On January 2nd, Pope Francis released a letter reminding the world’s Catholic bishops that he will not tolerate any tolerance of child sexual abuse by Catholic priests. The letter was dated December 28th. In the letter, Pope Francis is unequivocal about the issue and if you were to judge him solely on his written words, you’d have to conclude that he was serious about stamping out clergy sexual abuse.
Yet, the press have caught Francis in at least two instances where his actions directly contradict his words. The first incident involves Italian priest Nicola Corradi who, along with four other men, was arrested in November for sexually abusing hearing impaired children. All but Corradi were sanctioned by the Vatican. This was not the first time Corradi’s name had been linked to the sexual abuse of children at the school. He was named along with other priests in 2009 for abusing children. The students from the school sent a personal letter in 2014 directly to the Pope asking him to do something about Corradi, who was living in Argentina, the Pope’s native country. The Pope did nothing with the letter. In fact, it was only a few weeks ago that the Vatican acknowledged its existence.
The second instance is perhaps more troubling and indicates a papal mindset that should be deeply troubling to those of us concerned with child safety. It involves the case of Mauro Inzoli or “Don Mercedes” as he was known for his flamboyant lifestyle. Pope Benedict had defrocked him in 2012 for child sexual abuse. In 2014, Pope Francis took the highly unusual step of reinstating Inzoli as a priest. Michael Brendan Dougherty, writing in The Week wrote,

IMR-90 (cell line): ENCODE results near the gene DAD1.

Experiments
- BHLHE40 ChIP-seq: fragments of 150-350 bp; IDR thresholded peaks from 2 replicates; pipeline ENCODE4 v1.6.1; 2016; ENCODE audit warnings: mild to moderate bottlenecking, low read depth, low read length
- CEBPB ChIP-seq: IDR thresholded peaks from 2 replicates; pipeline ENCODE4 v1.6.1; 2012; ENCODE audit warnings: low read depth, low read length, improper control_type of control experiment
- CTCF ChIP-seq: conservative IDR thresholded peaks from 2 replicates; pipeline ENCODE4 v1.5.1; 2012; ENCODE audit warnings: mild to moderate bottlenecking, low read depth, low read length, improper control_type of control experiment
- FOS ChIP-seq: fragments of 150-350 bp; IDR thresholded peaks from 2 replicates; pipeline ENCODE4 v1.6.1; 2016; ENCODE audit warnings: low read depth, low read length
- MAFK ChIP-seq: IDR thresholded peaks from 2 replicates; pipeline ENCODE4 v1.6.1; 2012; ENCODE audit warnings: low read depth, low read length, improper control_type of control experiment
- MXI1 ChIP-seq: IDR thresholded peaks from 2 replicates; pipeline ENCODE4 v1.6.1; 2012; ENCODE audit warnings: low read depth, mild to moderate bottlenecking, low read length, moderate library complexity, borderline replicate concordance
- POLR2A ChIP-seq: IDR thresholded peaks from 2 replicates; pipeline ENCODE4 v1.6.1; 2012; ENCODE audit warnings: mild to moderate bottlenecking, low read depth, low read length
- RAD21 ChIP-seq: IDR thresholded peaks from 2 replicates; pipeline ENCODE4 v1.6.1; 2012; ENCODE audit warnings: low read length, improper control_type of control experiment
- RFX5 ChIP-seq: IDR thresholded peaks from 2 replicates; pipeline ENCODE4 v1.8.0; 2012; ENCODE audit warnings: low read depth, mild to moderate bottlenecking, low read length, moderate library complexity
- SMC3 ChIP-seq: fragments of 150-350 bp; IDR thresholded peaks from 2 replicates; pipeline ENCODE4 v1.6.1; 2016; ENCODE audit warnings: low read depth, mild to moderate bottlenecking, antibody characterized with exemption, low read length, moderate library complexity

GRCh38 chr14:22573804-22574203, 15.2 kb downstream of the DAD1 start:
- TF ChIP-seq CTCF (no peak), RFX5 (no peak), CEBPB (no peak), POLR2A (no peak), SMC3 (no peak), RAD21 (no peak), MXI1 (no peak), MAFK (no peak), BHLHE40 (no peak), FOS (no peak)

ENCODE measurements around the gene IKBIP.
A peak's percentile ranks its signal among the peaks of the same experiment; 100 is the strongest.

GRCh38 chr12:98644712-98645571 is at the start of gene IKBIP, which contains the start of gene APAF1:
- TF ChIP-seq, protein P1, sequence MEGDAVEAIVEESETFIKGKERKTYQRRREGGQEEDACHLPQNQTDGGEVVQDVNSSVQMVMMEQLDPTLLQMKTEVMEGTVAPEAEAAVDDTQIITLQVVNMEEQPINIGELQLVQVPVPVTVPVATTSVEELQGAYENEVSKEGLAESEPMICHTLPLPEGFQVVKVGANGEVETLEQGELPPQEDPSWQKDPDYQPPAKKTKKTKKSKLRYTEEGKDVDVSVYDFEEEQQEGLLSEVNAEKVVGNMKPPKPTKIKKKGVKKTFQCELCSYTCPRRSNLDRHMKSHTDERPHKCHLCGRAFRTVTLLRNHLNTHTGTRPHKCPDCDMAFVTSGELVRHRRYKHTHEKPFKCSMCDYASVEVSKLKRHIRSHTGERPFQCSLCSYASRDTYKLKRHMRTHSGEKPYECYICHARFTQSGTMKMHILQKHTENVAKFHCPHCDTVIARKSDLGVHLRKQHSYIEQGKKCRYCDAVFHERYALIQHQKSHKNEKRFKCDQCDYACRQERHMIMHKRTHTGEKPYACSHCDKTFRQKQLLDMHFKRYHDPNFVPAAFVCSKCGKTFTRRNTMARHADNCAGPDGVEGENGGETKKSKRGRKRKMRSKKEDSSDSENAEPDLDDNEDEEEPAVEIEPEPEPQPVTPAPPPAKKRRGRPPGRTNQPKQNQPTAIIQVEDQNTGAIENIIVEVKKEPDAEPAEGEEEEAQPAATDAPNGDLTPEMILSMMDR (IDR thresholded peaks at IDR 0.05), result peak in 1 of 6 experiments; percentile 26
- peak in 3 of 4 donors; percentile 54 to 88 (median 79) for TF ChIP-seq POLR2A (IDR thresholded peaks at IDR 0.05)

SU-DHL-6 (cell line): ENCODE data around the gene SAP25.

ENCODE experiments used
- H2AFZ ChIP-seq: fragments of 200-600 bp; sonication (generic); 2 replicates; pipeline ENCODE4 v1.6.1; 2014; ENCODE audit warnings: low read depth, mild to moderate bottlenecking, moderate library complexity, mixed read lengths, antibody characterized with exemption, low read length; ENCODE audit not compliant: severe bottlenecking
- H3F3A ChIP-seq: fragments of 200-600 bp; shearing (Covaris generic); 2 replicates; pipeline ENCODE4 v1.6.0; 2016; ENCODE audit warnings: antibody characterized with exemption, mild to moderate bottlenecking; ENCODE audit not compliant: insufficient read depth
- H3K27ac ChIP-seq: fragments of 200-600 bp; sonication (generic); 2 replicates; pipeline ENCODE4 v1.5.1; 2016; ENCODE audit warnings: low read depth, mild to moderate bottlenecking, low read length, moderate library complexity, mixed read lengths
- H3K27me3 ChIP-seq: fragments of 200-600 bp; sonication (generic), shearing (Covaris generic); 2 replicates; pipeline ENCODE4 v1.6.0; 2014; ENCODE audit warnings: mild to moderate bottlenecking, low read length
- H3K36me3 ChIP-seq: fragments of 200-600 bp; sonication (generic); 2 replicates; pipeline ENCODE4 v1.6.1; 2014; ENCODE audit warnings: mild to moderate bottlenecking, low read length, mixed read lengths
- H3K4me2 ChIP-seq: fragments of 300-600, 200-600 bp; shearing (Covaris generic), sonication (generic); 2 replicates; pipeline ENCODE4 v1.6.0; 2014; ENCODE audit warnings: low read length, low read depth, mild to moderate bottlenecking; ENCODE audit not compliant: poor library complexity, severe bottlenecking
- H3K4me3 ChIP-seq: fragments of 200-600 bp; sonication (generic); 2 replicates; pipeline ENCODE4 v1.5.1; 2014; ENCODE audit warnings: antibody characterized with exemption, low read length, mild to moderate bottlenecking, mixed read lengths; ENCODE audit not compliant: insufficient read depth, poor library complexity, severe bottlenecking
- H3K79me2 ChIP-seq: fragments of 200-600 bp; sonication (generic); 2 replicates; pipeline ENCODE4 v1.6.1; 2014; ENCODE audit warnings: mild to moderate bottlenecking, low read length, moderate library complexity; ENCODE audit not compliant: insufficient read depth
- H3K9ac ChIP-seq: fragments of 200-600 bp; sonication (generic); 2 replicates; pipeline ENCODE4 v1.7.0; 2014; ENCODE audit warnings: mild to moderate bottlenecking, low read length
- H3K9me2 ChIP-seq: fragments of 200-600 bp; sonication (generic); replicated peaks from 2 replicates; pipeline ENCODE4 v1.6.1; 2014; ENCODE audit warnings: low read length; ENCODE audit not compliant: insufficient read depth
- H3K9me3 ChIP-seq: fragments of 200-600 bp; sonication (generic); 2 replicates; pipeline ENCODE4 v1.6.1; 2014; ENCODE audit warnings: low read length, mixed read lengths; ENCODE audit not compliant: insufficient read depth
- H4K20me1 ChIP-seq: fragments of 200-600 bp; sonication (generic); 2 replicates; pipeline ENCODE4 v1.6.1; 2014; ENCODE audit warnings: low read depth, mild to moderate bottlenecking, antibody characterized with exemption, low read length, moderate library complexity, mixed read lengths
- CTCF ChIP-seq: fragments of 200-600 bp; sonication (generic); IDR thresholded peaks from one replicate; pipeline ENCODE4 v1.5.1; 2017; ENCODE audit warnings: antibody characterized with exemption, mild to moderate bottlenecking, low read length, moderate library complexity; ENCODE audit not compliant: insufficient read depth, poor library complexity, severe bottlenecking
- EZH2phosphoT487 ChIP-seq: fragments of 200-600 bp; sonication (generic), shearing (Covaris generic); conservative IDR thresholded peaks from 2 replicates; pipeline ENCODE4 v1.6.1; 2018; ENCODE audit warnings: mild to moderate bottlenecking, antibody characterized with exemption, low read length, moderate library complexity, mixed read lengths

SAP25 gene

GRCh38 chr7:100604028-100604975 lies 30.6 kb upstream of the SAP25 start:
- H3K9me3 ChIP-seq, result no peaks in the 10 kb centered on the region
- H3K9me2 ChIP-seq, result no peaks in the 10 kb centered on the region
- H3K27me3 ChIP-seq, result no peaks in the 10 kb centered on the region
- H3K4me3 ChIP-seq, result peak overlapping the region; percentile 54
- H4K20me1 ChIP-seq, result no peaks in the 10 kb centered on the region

But Don Mercedes was “with cardinal friends,” we have learned. Cardinal Coccopalmerio and Monsignor Pio Vito Pinto, now dean of the Roman Rota, both intervened on behalf of Inzoli, and Pope Francis returned him to the priestly state in 2014, inviting him to a “a life of humility and prayer.” These strictures seem not to have troubled Inzoli too much. In January 2015, Don Mercedes participated in a conference on the family in Lombardy.
This summer, civil authorities finished their own trial of Inzoli, convicting him of eight offenses. Another 15 lay beyond the statute of limitations. The Italian press hammered the Vatican, specifically the CDF, for not sharing the information they had found in their canonical trial with civil authorities. Of course, the pope himself could have allowed the CDF to share this information with civil authorities if he so desired.”
Dougherty intimates that Pope Francis in speaking one way but doing the opposite is more of a Machiavellian figure than a vicar of Christ. He’s not the only writer to come to that conclusion. Rod Dreher, writing on the same topic, concludes, “As ever with church leaders who talk about reform, don’t listen to what they say, but rather watch what they do.”
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